Imprisonment rates in the U.S. increased by 700 percent between the 1970s and 2000 (Beck and Harrison 2001), and this mass incarceration has garnered substantial attention among sociologists and criminologists. Although many studies have found on correlates of mass incarceration such as the growth of economic and racial/ethnic minority groups, the role of Republican leadership at national- and state-levels, and welfare retrenchment (Jacobs and Carmichael 2001, Heimer et al. 2012, Stucky et al. 2007), these studies mostly used overall imprisonment rate outcome that potentially masked important gendered patterns in the imprisonment overtime.
Figure 1 shows changes in imprisonment rates by gender between 1978 and 2014. Overall, imprisonment rates for both male and female expanded in the past three decades. For example, male imprisonment rates in 1978 were about 135 per 100,000 (U.S. adults). By 2003 their imprisonment rates peaked at 347/100,000. The rates slightly declined since then and reached to 288/100,000 by 2014. Similarly, female imprisonment rates in 1978 were only 8 per 100,000 U.S. adults, and the rates substantially increased by 2014 as 45 females per 100,000 were behind bars (National Prisoner Statistics, 1978-2014).
Figure 1. Changes of Imprisonment Rates (per 100,000 U.S. Adults) by Male and Female: 1978-2014
Although female imprisonment rates were much lower than that of males, Table 1 shows us that percentage changes for female imprisonment rates increased dramatically in the past three decades. Between 1978 and 2014, the increase of female imprisonments was 463 percent, while male imprisonment rates increased by 113 percent. In addition, Table 1 provided notable gendered patterns in imprisonment for specific periods. During the mass imprisonment era (the 1980s), female imprisonment rates increased at two times the male imprisonment rates. During the 1990s, female imprisonment rates were even six times greater than male imprisonment rates. Since the 2000s, while male imprisonment rates showed a slight decline, female imprisonment rates still grew. Altogether, these overtime patterns inform us of a decline in the gender gap in imprisonment rates in the past three decades because of a more substantial increase in female imprisonment rates than male imprisonment rates (see Figure 2).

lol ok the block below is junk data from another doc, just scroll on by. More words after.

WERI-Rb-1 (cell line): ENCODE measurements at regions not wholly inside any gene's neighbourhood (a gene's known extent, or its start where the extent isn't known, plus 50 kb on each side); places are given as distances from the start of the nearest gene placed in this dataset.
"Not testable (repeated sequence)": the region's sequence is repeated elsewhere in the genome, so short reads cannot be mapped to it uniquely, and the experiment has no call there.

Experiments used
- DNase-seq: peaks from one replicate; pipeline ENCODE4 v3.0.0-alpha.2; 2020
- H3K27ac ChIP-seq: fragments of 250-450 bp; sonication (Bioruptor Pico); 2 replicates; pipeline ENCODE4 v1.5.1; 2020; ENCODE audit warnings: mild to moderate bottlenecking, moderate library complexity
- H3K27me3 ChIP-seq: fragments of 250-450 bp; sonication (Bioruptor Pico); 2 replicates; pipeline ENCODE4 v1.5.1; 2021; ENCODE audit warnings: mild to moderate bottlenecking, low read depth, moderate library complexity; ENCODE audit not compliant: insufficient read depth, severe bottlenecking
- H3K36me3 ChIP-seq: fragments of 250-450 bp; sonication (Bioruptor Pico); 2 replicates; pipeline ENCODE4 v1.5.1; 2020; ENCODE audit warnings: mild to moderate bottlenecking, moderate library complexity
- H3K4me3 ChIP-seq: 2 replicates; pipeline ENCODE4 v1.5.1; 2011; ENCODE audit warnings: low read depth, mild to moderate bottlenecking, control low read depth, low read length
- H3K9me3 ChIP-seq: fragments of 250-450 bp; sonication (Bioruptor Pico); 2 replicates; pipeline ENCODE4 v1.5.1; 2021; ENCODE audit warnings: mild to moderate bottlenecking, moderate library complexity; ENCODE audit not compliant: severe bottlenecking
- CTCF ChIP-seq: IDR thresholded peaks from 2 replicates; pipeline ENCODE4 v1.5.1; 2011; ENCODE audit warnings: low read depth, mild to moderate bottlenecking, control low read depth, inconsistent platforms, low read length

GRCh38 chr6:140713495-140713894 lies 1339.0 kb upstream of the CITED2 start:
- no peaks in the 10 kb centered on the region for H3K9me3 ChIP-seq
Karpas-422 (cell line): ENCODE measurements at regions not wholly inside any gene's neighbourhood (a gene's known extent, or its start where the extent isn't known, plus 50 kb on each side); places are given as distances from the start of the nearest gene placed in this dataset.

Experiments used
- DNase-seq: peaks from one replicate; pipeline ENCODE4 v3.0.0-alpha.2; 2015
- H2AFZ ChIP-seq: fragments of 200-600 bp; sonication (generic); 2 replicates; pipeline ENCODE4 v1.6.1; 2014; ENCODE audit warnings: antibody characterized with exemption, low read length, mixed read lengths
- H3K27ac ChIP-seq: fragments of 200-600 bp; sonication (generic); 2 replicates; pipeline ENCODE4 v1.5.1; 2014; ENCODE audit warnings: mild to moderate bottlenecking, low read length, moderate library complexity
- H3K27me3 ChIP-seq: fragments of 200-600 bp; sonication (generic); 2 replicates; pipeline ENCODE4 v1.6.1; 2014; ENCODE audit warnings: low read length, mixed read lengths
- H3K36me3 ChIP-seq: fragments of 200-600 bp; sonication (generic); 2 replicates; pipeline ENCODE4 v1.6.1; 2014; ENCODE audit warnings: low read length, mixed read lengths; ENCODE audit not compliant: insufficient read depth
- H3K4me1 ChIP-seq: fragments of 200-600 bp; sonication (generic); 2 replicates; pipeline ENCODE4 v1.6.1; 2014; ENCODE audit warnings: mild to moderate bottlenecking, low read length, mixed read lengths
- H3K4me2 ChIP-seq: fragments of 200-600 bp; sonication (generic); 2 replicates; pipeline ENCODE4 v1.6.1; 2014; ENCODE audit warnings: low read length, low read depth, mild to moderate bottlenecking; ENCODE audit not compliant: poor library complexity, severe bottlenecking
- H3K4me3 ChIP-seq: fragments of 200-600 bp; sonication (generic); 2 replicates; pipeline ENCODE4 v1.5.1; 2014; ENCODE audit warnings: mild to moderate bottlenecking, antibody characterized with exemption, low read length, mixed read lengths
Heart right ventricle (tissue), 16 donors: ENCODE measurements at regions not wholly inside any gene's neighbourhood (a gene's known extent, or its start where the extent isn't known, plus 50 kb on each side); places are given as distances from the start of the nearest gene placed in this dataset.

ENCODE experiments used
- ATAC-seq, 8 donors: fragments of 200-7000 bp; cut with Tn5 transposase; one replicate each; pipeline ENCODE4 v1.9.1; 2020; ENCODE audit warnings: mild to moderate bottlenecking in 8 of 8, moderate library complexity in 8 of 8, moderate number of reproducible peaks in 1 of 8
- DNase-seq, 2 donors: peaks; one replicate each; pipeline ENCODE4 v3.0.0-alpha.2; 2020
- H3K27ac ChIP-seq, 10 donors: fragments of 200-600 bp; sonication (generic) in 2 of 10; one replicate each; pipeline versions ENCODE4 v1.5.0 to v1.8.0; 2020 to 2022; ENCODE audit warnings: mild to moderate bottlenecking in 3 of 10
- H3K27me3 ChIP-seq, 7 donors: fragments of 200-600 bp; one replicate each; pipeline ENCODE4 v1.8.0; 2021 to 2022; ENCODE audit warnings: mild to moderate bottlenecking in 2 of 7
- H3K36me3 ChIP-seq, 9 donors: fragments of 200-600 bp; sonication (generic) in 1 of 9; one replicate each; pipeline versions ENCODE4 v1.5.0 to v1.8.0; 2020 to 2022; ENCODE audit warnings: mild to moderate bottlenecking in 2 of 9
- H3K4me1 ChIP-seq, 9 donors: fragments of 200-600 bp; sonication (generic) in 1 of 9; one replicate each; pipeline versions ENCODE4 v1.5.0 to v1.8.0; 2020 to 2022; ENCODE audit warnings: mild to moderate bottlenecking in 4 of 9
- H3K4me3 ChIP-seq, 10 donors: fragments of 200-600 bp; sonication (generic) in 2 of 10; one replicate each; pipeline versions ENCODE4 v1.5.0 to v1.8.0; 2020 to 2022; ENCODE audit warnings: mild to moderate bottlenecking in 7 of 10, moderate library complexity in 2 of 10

Table 1. Percentage Changes of Imprisonment Rates by Male and Female for Selected Time Periods
Figure 2. Changes of Gender Rate Ratio (Female to Male) in Imprisonment Rates: 1978-2014
Collectively, the descriptive evidence poses a question for us – why is a percentage change for female imprisonment rates greater than the male? Given that previous studies have not sufficiently addressed the gendered patterns in imprisonment rates, it is still less known what factors have shaped the gendered patterns in the recent U.S. imprisonment (e.g., Heimer et al., 2012). My project for the digital fellowship thus addresses this important gender difference in imprisonment rates. To be more specific, by creating a dataset for 50 states from 1978 to 2016, I examine what macro-level factors – economic conditions, partisan politics, and welfare retrenchment — have contributed to patterns of gender in imprisonment using seemingly unrelated regression (SUR) modeling.
I am currently working on statistical analyses while updating my old data by adding the 2015 and 2016 datasets. Before my second blog posting, I anticipate finalizing my analyses and identifying key indicators for the gendered patterns in the overtime imprisonment patterns. Finally, I plan to create choropleth maps in ArcGIS that show variations of the outcome and predictor variables across state and time.
Jihye (JJ) Park
Beck A, Harrison P (2001) Prisoners in 2000. Bureau of Justice Statistics, Washington, DC
Bureau of Justice Statistics. National Prisoner Statistics, 1978-2014.
Heimer, K., Johnson, K., Lang, J., Rengifo, A., & Stemen, D. (2012). Race and Women’s
Imprisonment: Poverty, African American Presence, and Social Welfare, Journal of
Quantitative Criminology, 28, 219-244.
Jacobs D, Carmichael J (2001) The politics of punishment across time and space: a pooled time-series analysis of imprisonment rates. Social Forces, 80, 61–91.
Stucky T.D., Heimer K., Lang J.B. (2007) A bigger piece of the pie? State corrections spending and the politics of social order. Journal of Research in Crime and Delinquency, 44, 1–33.